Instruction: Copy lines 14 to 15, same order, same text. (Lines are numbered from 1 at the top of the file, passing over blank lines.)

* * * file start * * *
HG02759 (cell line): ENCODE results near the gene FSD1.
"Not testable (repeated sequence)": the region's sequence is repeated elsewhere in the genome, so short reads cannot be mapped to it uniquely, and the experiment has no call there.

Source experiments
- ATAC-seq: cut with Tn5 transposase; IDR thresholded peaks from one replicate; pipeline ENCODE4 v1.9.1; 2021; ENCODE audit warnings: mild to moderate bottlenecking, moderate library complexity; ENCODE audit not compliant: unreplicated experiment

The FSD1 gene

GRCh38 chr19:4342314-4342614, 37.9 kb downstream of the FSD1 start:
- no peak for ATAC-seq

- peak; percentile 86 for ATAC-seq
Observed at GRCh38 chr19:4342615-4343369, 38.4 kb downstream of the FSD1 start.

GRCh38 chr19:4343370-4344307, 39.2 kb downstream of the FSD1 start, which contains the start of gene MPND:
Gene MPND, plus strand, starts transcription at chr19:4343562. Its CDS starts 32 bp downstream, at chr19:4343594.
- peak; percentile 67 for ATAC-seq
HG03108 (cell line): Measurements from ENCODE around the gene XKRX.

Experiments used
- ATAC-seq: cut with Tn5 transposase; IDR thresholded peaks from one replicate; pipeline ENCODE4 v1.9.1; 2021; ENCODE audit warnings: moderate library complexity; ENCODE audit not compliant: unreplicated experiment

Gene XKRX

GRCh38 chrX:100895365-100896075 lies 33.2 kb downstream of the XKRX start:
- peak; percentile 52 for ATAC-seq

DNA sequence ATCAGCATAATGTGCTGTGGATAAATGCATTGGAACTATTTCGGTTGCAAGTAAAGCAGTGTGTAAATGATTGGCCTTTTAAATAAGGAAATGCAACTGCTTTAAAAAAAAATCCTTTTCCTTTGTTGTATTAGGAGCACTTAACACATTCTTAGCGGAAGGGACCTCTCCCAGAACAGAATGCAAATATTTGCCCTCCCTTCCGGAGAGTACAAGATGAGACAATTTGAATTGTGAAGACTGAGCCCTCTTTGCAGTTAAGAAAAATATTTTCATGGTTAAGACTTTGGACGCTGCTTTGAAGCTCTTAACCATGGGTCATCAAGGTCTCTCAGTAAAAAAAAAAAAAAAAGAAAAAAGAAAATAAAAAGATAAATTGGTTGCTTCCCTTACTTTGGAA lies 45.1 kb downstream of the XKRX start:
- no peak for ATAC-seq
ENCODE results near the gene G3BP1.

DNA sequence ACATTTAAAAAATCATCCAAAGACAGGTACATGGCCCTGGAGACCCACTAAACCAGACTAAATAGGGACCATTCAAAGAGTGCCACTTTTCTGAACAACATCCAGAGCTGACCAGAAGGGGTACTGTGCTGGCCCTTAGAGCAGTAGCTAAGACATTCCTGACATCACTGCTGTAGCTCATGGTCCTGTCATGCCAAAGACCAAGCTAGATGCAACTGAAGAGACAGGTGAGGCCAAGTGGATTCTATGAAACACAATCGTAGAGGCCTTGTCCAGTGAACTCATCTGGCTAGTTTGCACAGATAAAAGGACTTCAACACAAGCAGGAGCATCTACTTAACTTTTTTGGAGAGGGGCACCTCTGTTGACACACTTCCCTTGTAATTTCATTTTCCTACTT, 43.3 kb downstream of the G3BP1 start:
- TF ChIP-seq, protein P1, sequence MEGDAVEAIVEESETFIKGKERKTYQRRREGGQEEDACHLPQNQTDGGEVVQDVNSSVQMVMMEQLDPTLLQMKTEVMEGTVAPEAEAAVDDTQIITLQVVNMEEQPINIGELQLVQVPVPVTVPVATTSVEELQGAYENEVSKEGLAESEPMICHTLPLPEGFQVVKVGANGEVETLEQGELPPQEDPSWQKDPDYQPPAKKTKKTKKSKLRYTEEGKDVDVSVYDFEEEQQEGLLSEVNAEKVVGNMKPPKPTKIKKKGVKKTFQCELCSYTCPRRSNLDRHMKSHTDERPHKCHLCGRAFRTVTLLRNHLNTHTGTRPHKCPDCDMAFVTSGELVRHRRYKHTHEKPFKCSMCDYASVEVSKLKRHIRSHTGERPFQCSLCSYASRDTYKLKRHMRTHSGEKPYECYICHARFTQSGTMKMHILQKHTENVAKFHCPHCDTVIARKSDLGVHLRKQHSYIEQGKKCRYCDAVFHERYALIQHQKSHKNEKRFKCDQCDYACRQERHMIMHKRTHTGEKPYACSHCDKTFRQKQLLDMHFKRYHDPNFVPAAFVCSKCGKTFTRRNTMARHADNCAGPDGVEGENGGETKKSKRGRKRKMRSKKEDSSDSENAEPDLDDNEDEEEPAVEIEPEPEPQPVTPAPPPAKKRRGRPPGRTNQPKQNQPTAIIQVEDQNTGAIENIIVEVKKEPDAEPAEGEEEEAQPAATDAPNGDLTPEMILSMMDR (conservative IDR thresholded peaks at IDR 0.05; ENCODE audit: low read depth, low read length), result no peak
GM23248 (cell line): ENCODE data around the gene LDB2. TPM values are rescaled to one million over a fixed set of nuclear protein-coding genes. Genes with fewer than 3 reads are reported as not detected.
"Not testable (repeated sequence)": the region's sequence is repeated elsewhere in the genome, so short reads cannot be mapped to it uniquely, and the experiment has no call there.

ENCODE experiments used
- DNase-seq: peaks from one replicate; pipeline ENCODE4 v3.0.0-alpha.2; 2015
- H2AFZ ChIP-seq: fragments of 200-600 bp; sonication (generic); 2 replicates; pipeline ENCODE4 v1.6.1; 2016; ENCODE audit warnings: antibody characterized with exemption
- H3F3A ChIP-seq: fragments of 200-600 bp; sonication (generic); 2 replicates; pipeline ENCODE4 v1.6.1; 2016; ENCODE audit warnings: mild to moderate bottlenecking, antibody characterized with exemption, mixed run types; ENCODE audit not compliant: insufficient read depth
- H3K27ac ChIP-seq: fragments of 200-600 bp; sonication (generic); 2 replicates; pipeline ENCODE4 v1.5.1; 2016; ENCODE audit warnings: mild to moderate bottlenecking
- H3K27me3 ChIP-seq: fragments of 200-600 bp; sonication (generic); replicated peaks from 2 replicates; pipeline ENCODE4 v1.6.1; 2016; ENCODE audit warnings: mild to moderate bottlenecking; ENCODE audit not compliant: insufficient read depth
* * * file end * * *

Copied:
Experiments used
- ATAC-seq: cut with Tn5 transposase; IDR thresholded peaks from one replicate; pipeline ENCODE4 v1.9.1; 2021; ENCODE audit warnings: moderate library complexity; ENCODE audit not compliant: unreplicated experiment